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Army vet, wife, visit Air Force Memorial

By C. Todd Lopez

ARLINGTON, Va. (June 14, 2007) -- Vic Kassing is a veteran of the Korean War. He joined the Army in 1953 because he felt he owed something to his country.

"When I got out of high school I had a job but I also felt I had an obligation to my country," he said. "So I volunteered for the draft. I wanted to help my country, I wanted to go -- and I did."

A man wearing a hat that says "Korea Veteran" and a woman stand together in front of three large bronze statues of uniformed men.
Vic Kassing and Mary Kassing, from Mt. Sterling, Ill., visited the Air Force Memorial June 7. It was the couple's first trip to Washington, D.C. Vic served in the Army as a radar technician during the Korean War. Upon his return, he married Mary, his high school sweetheart, and returned to work at a lumber company. Years later, he bought the company and still works there today.

His girlfriend at the time, and now wife, Mary Kassing, said she agreed it was something Vic had to do.

"We had talked about him volunteering," she said. "A lot of our friends were going too. So at that time, when you are young, that seems all right to do."

At 20 years old, Kassing shipped off to Army basic training at Fort Bliss, Texas, and was trained afterward as a radar operator. His first and only assignment was to the 97th Anti Aircraft Artillery Battalion in Tachikowa, Japan.

"Mine was a critical military operational specialty at the time," Kassing said. "Our position was -- my position -- was to be a radar operator to synchronize the big anti-aircraft guns to let them know where the enemy was at in the air. They were in Japan, but we were getting enemy planes there."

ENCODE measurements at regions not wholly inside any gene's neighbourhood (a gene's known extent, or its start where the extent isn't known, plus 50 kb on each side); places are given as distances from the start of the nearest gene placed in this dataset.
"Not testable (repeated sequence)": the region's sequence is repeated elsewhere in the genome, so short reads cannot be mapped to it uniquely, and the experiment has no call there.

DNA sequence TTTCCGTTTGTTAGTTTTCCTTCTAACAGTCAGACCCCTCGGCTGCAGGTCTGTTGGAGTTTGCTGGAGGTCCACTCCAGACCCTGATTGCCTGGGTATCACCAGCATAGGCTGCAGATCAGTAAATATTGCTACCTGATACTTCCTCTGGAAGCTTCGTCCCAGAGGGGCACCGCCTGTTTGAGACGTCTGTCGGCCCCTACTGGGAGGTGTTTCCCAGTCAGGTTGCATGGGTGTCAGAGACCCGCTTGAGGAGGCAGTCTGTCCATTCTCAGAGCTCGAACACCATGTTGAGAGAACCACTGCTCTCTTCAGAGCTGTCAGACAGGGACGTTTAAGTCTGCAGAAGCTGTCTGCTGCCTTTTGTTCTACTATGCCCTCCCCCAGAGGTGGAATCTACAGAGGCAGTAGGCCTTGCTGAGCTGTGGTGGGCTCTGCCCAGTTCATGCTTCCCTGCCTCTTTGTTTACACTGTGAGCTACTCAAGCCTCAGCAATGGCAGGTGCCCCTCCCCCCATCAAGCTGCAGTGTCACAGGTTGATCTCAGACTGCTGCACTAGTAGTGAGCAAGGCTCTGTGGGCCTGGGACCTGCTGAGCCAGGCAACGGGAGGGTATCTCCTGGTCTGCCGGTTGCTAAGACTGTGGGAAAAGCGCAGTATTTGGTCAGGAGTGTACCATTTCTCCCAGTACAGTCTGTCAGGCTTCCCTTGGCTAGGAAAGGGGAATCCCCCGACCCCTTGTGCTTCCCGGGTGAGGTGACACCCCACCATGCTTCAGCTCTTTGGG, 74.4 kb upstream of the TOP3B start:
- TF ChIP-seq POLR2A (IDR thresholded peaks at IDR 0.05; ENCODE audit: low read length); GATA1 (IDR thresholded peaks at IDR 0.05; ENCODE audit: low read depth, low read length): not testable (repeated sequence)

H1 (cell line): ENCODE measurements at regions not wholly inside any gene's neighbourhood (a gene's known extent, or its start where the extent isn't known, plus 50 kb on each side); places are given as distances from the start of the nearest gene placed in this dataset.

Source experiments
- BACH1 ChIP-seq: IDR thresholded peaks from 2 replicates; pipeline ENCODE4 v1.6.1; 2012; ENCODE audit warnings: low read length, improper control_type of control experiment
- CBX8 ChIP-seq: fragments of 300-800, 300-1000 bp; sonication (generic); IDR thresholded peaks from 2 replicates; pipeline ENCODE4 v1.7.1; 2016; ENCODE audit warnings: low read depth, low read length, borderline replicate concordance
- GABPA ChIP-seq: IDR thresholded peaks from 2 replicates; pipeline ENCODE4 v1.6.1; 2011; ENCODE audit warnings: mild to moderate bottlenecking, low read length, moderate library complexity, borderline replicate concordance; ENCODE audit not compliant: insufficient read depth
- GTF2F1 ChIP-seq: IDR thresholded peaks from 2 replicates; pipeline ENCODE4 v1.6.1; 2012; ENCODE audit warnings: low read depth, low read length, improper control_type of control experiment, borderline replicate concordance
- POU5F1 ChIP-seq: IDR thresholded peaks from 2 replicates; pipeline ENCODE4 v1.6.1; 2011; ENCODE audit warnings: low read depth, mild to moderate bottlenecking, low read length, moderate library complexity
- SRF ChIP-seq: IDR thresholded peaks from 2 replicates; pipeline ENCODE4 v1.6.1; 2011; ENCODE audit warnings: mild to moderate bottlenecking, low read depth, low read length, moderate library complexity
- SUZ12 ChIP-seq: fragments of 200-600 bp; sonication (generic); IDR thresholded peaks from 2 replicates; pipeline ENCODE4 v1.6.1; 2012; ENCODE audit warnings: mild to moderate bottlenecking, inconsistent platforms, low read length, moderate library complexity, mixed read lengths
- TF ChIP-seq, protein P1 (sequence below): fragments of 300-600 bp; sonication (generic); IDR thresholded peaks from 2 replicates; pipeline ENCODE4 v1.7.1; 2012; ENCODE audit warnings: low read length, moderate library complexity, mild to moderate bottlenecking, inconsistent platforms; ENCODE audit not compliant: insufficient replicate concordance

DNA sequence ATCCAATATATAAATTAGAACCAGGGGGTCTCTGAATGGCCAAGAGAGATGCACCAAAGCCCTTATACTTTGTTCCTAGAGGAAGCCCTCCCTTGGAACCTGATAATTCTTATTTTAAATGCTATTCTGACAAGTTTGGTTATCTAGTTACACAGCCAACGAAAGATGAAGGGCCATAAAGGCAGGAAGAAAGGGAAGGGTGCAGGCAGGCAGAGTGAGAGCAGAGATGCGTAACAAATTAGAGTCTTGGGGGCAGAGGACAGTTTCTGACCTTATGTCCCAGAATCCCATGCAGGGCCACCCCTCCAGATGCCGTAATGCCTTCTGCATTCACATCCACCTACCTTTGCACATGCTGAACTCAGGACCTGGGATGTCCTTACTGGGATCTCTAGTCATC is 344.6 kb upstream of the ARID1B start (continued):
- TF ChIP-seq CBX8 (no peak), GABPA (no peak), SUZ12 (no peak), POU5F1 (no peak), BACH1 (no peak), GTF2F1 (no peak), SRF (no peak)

Kassing said he had been lucky during his stint in the military because he didn't go to Korea. Some of his friends from basic training did, however. But to his knowledge, all of those made it back home in one piece.

"They were extremely lucky," he said.

Following the war, Kassing returned to the United States and picked up right where he'd left off.

"I had my orders to come home, as the war was over," he said. "I went back to my old job, and got married two weeks later. I worked for a guy that owned a lumber company until 1972, and then bought the place. I've owned it ever since."

Kassing said he still works at the lumber company he owns, but now his three sons run the business.

Vic and Mary are both from Mt. Sterling, Ill., and have lived there nearly their entire lives. The two visited the Air Force Memorial June 7. It was their first trip to Washington, D.C., though Mary said they came mainly to see the Korean War Memorial.

"It's very touching to see the expression of those faces as they are on patrol," she said. "It brought a tear to my eye."

But Vic said seeing the Air Force Memorial was inescapable.

"This memorial is something," he said. "We've been here a couple days now. We've driven by a half dozen times, and I couldn't wait to get up here to see it and get pictures."

A tiny four-by-four grid of dots. A tiny representation of the Mandelbrot Set. An oscillator from the Game of Life. A twisty thing. A snowflake.